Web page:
Saudi Arabian Hospital
A man arrives at Sulaiman Al-Habib private hospital in Riyadh, Saudi Arabia Reuters

The rising costs of providing quality healthcare will place a strain on Saudi Arabia's finances.

According to research from The Economist Intelligence Unit (EIU), with annual population growth of 2.7% and a rising incidence of chronic disease, the kingdom needs to build on its financial incentives for private sector investment and cut red tape.

The report said despite investment in education and training of local manpower, demand for foreign healthcare workers is likely to remain strong in the coming years.

The research also stressed providing qualified manpower is perhaps the biggest challenge that Saudi Arabia faces as it expands its healthcare capacity.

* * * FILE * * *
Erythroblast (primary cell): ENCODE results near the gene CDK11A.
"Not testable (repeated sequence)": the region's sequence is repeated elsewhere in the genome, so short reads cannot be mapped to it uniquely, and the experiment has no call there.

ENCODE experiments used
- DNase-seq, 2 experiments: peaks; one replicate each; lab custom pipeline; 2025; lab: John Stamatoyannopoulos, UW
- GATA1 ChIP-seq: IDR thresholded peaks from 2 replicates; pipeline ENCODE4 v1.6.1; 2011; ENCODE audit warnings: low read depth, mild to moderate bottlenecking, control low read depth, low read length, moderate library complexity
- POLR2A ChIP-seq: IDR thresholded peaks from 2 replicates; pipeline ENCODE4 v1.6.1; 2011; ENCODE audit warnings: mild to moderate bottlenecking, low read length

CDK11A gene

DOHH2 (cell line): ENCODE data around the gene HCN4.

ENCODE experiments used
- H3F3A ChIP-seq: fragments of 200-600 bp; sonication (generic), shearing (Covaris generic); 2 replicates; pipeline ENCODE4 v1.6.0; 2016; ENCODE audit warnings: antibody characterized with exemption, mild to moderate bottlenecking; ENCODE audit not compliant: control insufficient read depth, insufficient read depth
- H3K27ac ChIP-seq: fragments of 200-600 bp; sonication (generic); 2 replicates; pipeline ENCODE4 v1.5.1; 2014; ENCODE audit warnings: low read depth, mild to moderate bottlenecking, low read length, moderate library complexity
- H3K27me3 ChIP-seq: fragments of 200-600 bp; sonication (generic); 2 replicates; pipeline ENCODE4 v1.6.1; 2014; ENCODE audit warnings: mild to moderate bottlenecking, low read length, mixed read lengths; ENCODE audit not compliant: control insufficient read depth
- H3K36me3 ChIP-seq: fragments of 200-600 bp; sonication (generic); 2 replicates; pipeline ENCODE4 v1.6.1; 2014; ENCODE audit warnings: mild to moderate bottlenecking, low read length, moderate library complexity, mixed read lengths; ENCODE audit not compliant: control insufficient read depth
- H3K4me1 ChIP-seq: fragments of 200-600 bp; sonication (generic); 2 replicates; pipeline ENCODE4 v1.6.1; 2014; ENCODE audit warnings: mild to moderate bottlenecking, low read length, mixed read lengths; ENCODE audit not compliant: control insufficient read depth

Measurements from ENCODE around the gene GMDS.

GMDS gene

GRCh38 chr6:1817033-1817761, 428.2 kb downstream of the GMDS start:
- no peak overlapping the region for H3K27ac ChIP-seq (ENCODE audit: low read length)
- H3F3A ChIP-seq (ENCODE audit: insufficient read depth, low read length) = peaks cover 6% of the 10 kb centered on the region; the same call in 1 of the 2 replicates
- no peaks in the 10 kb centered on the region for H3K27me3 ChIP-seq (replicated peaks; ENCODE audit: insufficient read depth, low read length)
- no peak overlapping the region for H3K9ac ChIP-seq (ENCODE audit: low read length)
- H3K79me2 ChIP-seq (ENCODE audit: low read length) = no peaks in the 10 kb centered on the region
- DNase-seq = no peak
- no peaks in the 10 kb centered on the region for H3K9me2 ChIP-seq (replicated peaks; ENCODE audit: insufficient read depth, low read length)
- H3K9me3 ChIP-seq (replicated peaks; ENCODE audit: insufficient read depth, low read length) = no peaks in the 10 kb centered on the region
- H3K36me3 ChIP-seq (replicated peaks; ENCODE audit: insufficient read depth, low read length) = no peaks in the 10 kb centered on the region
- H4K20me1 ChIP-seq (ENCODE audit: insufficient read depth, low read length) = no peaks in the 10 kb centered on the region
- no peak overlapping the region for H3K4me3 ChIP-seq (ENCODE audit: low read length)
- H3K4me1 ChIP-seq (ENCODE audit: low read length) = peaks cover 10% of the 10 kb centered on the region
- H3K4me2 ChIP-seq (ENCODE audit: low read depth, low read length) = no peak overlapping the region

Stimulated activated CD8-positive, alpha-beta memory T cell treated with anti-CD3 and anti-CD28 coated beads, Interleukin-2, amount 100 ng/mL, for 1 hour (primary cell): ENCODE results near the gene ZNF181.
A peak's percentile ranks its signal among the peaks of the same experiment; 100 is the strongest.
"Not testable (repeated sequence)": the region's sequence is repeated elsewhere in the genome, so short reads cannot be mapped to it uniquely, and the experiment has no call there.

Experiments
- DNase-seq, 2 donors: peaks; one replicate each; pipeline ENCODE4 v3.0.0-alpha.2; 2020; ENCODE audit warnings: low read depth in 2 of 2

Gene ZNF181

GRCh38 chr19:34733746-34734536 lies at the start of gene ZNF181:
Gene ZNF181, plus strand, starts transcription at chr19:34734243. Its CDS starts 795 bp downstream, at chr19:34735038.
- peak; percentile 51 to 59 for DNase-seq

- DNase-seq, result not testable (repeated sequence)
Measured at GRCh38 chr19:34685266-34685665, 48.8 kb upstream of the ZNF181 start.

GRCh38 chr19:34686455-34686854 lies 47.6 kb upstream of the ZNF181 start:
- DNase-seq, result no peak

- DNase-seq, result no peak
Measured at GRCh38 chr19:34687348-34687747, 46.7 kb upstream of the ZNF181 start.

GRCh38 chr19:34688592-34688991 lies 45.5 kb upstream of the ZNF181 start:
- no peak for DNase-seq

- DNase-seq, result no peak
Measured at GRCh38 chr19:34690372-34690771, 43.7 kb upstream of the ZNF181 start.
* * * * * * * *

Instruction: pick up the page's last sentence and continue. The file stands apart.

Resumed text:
It also stated that ensuring quality healthcare is a major challenge for the country.

Greater oversight and regulation—including tighter accreditation standards—are required as healthcare expands, to ensure quality.

The study said another factor that may boost standards is promoting innovation through investment in research and development, which currently lags international standards.

Strong population growth and shifting disease patterns are placing an increasingly heavy burden on the healthcare system of Saudi Arabia.

In response, policymakers are seeking to expand the kingdom's healthcare capacity and improve its quality.

As part of ambitious plans to reform the healthcare sector, Saudi Arabia is looking to the private sector to provide financing and to deliver services.

The report concluded, among other things, that to attract overseas private investment in healthcare capacity expansion, policymakers must ease access to the Saudi healthcare market by cutting red tape.